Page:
After winning the mayoral election on Tuesday, Martin Walsh will now have to address some of the biggest challenges facing the city’s residents over the course of his four-year term.
Four of the issues that have been most hotly debated throughout the mayoral campaign include affordable housing,wealth disparity across neighborhoods, minority representation in city government and ongoing drug abuse.
Affordable housing has long been an issue on Boston residents’ minds, and now more than ever.
Tom Callahan, executive director of the Massachusetts Affordable Housing Alliance, said that for the first time in his 30-year career, housing is being ranked by the average Boston resident as the number one concern they have in the city.
Callahan said the primary issue is the ever rising cost of housing, which has been pushing residents out of their neighborhoods at an alarming rate.
“[Rising rents and home prices are] impacting more and more people in the City of Boston, whether you’re a renter or a prospective homebuyer, prices are beyond the reach of many, many people that live in the city,” Callahan said.
With the expanding popularity of short-term rental platforms like Airbnb, the housing market in the city has seen increased pressure in recent years, Callahan said.
State funding for affordable housing flat lining and federal funding essentially non-existent, the City has had to be creative in allocating resources for the housing issue. For Walsh, Callahan suggested securing a reliable funding stream that translates to tangible housing opportunities for residents should be number one on the to-do list.
“It’s one thing to collect the revenues, it’s another thing to translate that into actual housing units that people can move into,” Callahan said.
Tied into the issue of affordable housing, income inequality in Boston continues to be a pervasive issue across neighborhoods.
Priscilla Flint-Banks, the program director at the Black Economic Justice Institute, said wealth disparity has gotten so great between neighborhoods that the city is essentially divided in two.
“People just aren’t making enough money to live in Boston, that’s just the bottom line,” Flint-Banks said.
As wealth disparity grows, residents have been forced to move out of neighborhoods like Beacon Hill, South End, Roxbury at the beginning and now are being pushed out of Dorchester and Mattapan, Flint-Banks said.
Flint-Banks said the first priority for Walsh should be to increase access to employment in the city to all residents.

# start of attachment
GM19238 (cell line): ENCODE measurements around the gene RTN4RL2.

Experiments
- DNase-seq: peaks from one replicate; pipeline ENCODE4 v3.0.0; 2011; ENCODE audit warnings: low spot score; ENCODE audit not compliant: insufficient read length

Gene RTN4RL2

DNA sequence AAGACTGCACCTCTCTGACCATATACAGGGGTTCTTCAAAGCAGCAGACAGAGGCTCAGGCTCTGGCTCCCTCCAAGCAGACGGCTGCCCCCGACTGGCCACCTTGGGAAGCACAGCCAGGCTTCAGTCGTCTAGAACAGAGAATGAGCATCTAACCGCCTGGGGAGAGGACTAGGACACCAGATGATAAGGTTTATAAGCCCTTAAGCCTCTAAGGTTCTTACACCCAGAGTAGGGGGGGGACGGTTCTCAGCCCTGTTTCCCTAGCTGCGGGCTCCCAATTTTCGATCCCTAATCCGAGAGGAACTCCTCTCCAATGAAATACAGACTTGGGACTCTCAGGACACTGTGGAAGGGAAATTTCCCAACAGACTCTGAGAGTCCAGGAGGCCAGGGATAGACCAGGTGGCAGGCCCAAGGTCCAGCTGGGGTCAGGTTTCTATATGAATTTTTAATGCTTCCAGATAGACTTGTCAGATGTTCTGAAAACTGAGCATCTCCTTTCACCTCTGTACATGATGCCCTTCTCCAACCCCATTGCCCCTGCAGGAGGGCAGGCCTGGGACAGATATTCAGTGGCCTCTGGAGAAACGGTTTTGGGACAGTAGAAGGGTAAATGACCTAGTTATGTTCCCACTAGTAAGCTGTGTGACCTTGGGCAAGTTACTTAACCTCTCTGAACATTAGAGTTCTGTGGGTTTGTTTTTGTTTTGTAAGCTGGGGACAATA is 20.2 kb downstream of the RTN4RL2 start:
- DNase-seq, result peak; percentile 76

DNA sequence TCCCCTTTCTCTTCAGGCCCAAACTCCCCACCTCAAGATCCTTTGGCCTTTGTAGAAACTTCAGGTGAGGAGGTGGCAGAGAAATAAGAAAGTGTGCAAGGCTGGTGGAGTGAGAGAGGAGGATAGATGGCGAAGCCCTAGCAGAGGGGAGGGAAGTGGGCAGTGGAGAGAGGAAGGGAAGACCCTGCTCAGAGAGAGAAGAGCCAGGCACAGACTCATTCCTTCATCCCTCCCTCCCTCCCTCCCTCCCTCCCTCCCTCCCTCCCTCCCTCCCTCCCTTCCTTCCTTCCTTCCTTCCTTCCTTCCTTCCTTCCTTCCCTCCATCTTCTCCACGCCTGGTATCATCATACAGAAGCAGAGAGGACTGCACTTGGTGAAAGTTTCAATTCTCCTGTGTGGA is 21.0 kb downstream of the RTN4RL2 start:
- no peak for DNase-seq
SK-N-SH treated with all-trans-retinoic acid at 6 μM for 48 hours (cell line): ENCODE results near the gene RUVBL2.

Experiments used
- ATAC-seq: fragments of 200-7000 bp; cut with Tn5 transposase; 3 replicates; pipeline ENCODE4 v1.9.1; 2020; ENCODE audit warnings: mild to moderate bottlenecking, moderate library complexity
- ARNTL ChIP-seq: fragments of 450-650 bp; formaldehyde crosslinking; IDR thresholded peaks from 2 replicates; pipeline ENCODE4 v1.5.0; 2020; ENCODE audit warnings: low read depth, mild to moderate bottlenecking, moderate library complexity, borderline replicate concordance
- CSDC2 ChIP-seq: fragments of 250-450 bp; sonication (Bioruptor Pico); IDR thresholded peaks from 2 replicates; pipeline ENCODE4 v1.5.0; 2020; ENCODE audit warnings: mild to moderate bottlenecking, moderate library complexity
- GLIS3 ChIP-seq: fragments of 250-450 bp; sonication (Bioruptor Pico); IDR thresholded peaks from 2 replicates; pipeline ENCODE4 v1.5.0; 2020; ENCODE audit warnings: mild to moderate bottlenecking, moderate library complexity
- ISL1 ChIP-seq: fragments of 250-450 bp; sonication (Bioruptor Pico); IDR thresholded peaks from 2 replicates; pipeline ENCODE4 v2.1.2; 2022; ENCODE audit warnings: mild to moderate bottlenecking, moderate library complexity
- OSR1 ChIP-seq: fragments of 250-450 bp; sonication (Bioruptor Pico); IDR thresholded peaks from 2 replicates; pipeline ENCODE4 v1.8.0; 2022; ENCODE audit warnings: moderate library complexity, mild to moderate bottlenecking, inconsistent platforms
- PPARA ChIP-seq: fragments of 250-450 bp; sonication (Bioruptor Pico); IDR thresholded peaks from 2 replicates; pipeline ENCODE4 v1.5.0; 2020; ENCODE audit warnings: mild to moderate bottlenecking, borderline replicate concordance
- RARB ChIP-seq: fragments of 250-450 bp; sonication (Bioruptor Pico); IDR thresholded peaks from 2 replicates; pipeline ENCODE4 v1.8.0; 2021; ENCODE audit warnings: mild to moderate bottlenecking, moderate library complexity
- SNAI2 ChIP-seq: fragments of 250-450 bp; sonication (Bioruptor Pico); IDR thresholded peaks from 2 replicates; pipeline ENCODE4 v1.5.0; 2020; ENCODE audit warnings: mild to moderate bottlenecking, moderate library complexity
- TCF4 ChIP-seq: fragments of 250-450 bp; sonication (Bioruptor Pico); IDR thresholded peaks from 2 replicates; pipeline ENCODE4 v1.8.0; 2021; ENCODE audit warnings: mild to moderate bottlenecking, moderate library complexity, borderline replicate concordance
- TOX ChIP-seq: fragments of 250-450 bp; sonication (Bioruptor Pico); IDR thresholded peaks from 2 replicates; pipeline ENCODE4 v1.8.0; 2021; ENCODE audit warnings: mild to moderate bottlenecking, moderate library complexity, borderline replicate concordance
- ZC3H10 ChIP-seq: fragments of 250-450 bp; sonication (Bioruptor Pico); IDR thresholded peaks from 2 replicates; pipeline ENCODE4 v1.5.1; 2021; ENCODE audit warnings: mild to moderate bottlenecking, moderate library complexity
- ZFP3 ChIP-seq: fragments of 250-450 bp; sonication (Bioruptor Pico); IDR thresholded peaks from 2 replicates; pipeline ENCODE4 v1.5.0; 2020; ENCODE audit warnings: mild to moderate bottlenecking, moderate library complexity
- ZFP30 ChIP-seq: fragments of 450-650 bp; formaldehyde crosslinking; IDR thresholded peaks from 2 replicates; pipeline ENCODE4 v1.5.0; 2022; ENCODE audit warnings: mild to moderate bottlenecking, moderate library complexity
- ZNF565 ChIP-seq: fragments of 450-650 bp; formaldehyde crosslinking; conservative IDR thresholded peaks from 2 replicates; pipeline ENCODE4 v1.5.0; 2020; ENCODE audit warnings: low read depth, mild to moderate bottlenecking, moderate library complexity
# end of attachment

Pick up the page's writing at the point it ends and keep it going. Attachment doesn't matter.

“People need to be able to make good income in order to be able to live here,” Flint-Banks said.
Flint-Banks said there should be a new community advisory group involved in the City’s future decision making to advocate for individual neighborhoods.
“It’s usually the people from the neighborhoods that can tell you, because the people on the ground are the ones that know what’s going on,” Flint-Banks said.
Releasing its scathing report card on the Walsh administration last month, the Boston Branch of the NAACP shed light on the issue of lack of minority representation in city government.
Segun Idowu, the lead organizer for the Boston Police Camera Action Team, wrote in an email the NAACP’s report card on the Walsh administration revealed a clear underrepresentation of minorities in the police force and general city workforce.
“While there are people of color in leadership positions — such as on the command staff for BPD and the mayor’s cabinet — a good majority of those employed by the city are non-persons of color,” Idowu wrote.
Idowu wrote proper minority representation in city government departments is an issue larger than race — it includes different ideas, backgrounds and perspectives.
Idowu wrote because people of color make up a majority of the population in Boston, it is essential that Walsh considers this issue in appointing future employees.
“Anyone who leads the city has to make sure that they surround themselves with thoughtful people who reflect the racial, ethnic, and gender makeup of the city, as well as those with a diversity of ideas,” Idowu wrote. “They also have to make sure that these persons are put into positions that have actual power that affect residents, and not merely window-dressing to make whoever leads as mayor look progressive on paper only.”
With the opioid epidemic officially declared a national public health emergency by the Trump administration as of last month, drug addiction has been recognized both as a national and local issue.
Maryanne Frangules, executive director of the Massachusetts Organization for Addiction Recovery, wrote in an email the current crisis is a marker for a far deeper and long-established issue.
“The Opioid Crisis with so many painful deaths has brought to light that there has been an ongoing epidemic of alcohol and other drugs,” Frangules wrote.
Frangules wrote MOAR approves of the work done by Walsh in addressing the opioid epidemic, including the creation of the Office of Recovery Services.
“We applaud the current prevention initiative,” Frangules wrote. “We would love to see even more recovery support services to help people maintain their recovery, and MOAR would love to help in all these areas.”